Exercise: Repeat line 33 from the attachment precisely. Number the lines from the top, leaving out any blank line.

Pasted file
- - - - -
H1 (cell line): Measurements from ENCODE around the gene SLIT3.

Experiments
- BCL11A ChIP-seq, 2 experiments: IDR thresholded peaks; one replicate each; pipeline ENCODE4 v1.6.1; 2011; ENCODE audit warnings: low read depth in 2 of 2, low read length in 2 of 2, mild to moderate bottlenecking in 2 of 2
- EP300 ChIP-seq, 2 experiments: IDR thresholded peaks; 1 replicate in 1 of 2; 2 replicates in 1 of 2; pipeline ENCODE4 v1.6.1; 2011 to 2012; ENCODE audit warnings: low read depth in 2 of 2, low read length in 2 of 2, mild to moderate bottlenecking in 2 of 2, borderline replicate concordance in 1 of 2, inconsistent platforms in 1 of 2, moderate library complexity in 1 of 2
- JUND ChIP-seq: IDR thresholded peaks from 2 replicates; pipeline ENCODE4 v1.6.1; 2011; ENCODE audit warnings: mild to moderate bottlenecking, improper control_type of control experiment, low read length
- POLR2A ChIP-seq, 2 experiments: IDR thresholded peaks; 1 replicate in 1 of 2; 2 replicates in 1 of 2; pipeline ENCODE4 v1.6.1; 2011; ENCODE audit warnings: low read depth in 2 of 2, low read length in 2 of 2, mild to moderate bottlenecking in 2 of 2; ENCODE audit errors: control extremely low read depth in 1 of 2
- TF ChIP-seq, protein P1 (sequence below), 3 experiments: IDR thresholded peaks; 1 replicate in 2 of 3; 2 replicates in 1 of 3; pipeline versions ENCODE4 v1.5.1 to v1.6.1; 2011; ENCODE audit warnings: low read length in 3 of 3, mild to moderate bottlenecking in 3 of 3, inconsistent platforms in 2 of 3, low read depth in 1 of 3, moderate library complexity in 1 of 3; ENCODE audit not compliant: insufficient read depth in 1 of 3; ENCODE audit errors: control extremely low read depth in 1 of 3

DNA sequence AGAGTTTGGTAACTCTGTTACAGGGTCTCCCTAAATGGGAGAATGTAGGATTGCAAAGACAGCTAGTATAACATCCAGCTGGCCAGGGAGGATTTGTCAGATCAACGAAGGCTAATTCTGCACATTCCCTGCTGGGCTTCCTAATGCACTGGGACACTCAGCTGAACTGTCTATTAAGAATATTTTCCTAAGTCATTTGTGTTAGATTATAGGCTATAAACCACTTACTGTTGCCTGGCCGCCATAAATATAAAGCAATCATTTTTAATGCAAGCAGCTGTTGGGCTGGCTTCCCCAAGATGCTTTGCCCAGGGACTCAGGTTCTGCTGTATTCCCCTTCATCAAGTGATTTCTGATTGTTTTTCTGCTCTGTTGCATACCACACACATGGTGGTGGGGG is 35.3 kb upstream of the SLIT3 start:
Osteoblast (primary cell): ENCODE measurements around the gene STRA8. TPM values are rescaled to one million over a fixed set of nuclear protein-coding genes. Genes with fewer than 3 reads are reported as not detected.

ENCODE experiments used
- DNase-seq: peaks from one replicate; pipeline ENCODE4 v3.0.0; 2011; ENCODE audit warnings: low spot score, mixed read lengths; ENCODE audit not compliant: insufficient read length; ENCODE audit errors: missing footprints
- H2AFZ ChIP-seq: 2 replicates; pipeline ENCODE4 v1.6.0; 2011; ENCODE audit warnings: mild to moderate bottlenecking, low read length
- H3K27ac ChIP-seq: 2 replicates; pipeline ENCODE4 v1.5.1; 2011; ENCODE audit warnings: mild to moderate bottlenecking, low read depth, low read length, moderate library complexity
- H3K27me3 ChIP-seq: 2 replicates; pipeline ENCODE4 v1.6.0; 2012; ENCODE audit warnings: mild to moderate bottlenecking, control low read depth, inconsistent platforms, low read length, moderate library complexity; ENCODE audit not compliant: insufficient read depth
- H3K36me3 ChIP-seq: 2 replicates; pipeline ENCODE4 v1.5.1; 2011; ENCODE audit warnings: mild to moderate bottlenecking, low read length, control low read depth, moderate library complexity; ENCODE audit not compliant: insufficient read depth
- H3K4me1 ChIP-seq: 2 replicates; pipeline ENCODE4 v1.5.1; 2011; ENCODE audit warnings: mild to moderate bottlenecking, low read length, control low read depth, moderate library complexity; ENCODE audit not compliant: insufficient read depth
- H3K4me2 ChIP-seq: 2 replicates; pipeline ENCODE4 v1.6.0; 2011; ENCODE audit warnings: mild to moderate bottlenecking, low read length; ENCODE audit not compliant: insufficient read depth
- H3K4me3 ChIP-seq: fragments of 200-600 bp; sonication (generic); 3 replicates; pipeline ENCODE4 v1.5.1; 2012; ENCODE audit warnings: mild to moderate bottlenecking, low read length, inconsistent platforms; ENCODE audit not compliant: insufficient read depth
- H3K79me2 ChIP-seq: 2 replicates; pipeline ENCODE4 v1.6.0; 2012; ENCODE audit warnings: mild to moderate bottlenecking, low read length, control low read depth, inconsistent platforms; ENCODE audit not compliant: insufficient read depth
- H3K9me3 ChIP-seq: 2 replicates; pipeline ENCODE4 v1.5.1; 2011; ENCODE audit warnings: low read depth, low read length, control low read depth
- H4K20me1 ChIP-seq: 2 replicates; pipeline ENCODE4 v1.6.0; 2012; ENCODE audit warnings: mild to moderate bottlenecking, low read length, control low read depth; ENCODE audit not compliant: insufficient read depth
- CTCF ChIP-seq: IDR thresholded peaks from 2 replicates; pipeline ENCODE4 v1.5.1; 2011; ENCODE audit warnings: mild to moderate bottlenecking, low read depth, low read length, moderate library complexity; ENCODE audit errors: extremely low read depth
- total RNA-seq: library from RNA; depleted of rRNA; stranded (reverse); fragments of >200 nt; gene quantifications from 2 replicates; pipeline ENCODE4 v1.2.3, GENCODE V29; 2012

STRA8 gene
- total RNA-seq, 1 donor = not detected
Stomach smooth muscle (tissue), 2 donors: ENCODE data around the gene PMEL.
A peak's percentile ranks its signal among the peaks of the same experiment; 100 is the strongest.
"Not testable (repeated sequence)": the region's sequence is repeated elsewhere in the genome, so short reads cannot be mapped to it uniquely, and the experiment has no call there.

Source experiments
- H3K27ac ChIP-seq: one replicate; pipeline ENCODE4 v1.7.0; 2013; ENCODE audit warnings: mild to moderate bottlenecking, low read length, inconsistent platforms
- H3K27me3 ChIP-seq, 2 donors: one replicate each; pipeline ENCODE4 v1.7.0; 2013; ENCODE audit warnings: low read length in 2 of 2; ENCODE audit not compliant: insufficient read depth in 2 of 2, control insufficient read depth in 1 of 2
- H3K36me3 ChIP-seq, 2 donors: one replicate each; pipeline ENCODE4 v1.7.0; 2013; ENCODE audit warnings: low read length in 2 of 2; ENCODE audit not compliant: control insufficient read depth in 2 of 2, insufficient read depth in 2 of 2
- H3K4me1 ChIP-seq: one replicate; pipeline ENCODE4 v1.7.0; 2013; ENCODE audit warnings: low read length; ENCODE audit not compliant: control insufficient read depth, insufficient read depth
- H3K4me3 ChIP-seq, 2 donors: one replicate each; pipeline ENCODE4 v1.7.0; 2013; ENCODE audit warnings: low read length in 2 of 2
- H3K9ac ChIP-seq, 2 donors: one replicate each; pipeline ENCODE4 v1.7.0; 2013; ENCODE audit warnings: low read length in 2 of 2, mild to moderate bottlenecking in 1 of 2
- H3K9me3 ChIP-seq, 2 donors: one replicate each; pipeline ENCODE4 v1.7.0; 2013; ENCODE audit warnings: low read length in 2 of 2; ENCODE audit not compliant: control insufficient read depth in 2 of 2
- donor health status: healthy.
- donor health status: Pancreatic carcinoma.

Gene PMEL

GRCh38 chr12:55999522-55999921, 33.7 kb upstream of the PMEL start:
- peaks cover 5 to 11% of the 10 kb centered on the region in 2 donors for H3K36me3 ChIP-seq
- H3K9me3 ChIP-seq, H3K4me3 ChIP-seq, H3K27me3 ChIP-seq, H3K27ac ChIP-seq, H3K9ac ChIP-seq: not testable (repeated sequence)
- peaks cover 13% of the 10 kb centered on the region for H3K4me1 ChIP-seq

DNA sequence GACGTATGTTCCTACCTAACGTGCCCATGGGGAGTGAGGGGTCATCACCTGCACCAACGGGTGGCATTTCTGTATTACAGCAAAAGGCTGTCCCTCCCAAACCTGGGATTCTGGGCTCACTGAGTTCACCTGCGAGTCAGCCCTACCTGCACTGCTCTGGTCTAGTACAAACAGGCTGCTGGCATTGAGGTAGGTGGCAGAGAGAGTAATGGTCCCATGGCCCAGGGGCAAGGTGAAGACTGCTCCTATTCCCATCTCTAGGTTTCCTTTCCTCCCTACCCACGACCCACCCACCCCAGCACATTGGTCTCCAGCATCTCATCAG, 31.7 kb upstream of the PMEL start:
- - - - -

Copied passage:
- H3K4me1 ChIP-seq: one replicate; pipeline ENCODE4 v1.7.0; 2013; ENCODE audit warnings: low read length; ENCODE audit not compliant: control insufficient read depth, insufficient read depth